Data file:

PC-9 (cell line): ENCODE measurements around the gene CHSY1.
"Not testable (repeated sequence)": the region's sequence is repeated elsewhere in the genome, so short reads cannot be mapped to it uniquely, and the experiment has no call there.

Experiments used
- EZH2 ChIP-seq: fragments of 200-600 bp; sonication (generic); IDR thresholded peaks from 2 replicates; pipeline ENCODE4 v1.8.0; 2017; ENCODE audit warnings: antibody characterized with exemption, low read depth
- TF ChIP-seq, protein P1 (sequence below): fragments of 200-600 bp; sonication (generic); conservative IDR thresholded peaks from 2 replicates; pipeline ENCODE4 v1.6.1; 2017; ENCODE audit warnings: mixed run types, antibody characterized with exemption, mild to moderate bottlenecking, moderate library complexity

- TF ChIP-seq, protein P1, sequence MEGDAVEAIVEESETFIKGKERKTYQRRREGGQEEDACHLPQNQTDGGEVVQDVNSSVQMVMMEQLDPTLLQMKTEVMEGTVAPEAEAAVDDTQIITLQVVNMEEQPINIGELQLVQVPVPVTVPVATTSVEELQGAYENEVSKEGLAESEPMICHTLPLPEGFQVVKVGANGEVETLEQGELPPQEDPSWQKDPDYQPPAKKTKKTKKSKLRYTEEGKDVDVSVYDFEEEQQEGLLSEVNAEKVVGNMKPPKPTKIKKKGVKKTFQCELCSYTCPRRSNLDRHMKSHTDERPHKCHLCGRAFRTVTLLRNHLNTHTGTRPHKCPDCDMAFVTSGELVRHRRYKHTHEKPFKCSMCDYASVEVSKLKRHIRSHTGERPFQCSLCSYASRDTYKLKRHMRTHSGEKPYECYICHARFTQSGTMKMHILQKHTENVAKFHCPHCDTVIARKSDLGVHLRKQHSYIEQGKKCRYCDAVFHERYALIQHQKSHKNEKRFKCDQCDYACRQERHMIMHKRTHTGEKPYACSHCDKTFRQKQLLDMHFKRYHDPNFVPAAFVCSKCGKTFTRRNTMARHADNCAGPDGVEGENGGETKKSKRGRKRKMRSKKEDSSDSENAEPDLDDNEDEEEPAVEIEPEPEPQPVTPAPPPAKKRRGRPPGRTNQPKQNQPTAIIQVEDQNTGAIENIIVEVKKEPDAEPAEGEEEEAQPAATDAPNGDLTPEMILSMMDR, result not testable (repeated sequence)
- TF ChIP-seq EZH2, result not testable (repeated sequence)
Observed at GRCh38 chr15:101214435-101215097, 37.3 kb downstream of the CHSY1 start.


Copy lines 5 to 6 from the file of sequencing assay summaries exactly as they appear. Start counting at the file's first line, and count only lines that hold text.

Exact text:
- TF ChIP-seq, protein P1 (sequence below): fragments of 200-600 bp; sonication (generic); conservative IDR thresholded peaks from 2 replicates; pipeline ENCODE4 v1.6.1; 2017; ENCODE audit warnings: mixed run types, antibody characterized with exemption, mild to moderate bottlenecking, moderate library complexity

- TF ChIP-seq, protein P1, sequence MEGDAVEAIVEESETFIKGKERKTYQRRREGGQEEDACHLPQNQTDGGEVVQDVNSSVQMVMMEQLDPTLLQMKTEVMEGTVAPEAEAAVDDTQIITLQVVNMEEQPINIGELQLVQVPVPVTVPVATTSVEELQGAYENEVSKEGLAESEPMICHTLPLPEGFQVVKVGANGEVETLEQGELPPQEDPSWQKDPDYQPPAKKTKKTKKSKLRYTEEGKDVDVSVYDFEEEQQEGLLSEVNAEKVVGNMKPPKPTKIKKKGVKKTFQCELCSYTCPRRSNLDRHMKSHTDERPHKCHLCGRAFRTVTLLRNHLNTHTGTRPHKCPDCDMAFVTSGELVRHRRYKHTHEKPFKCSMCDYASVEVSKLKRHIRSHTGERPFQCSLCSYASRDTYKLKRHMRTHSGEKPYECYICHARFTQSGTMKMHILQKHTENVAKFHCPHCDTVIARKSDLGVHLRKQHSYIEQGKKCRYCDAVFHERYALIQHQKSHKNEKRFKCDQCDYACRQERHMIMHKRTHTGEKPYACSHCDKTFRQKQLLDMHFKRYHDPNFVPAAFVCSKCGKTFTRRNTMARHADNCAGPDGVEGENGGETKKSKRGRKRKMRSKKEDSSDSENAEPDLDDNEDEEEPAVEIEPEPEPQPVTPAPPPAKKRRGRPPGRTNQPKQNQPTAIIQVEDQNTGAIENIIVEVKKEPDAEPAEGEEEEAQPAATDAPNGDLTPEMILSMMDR, result not testable (repeated sequence)